Box hanger clip

6

T-rail clip



Step 1 Remove a ceiling tile adjacent to the mounting location.

Step 2 Fasten the access point mounting bracket to the box hanger using the clip or screws provided with the box hanger kit.

Step 3 Pull approximately 9 inches of Ethernet and power cable through the mounting bracket. Route the cables through the main cable access hole and then through the smaller access hole as shown in Figure 8.

Step 4 Connect the Ethernet and power cables to the access point.

Step 5 Align the access point feet over the keyhole mounting slots on the mounting bracket.

Step 6 Slide the access point onto the mounting bracket until it clicks into place.

Step 7 Attach the T-rail clips on each end of the T-bar box hanger to the ceiling rails. Make sure the clips are securely attached to the T-rails.

Step 8 Replace the ceiling tile.


Grounding an Access Point

Grounding is not always required for indoor installations because Cisco Aironet access points are classified as low-voltage devices and do not contain internal power supplies. However, Cisco recommends that you check your local and national electrical codes to see if grounding is a requirement. If grounding is required in your area or you wish to ground your access point, follow these steps.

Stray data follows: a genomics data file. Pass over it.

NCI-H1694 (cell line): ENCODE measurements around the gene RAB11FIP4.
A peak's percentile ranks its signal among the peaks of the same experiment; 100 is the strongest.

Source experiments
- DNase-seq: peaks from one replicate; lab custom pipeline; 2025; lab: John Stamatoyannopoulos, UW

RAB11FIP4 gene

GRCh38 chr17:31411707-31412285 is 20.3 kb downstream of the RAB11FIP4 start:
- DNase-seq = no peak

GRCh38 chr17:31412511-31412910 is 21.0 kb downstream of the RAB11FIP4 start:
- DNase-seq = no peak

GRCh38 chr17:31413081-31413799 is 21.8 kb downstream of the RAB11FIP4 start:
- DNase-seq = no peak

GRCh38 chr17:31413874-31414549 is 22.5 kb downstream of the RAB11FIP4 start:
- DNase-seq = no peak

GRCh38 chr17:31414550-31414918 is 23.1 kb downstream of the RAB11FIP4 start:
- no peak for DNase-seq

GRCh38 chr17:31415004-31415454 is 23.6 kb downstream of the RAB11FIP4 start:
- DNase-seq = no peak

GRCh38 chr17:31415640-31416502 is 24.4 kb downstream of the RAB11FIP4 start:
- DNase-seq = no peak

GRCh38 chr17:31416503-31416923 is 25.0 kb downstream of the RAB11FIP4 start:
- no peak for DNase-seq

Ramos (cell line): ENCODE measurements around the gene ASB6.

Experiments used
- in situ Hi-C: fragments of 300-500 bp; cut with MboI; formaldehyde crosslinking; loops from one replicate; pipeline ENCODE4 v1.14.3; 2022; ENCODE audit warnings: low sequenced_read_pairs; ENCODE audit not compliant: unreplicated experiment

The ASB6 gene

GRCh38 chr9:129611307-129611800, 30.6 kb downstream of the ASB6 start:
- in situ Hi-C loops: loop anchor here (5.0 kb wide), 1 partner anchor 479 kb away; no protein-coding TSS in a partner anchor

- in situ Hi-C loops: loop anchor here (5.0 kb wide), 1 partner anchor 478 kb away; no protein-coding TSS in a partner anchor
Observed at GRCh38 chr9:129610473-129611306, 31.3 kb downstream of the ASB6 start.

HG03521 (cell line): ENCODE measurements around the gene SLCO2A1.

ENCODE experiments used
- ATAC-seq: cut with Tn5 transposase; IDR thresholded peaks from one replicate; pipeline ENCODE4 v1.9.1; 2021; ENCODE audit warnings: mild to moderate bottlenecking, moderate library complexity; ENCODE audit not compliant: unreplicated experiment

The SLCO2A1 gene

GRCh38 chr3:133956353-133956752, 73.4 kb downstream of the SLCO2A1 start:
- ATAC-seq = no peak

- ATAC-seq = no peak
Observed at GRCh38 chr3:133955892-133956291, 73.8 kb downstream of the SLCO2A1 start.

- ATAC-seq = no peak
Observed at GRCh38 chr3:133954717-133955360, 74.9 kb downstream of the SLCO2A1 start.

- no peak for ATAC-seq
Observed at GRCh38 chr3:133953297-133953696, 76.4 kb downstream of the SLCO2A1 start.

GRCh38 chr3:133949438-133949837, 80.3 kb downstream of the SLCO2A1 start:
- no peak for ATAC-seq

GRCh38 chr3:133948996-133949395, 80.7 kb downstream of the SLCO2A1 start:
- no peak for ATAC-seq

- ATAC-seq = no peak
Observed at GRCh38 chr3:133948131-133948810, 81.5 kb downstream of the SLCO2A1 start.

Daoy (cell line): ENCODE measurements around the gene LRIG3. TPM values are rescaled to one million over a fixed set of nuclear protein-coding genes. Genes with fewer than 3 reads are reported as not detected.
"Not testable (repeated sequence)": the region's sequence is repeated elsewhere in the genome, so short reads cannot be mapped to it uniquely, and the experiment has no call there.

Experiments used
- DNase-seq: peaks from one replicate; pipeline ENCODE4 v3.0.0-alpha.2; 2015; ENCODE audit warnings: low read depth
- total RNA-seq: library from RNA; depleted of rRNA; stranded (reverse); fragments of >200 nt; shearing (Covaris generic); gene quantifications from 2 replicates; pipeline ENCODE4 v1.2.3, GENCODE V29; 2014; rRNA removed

Step 1 Find a suitable building grounding point as close to the access point as possible.

Step 2 Connect a user-supplied ground wire to the building grounding point. The wire should be a minimum of #14AWG assuming a circuit length of 25 ft (30.5 cm). Consult your local electrical codes for additional information.

Step 3 Route the ground wire to the access point.

Step 4 Attach the wire to a suitable grounding O-ring lug.

Step 5 Crimp or solder the wire to the lug.

Step 6 Insert the grounding post screw into the O-ring lug and install it on the mounting bracket as shown in Figure 10.

Figure 10 Installing the O-Ring Lug to the Grounding Post

Step 7 Use a Phillips screwdriver to tighten the ground screw.


Securing an Access Point

There are two ways to secure your access point:

Attach it to an immovable object with a security cable.

Lock it to the mounting plate with a padlock.

Using a Security Cable

You can secure the access point by installing a standard security cable (such as the Kensington Notebook MicroSaver, model number 64068) into the access point security cable slot as shown in Figure 11.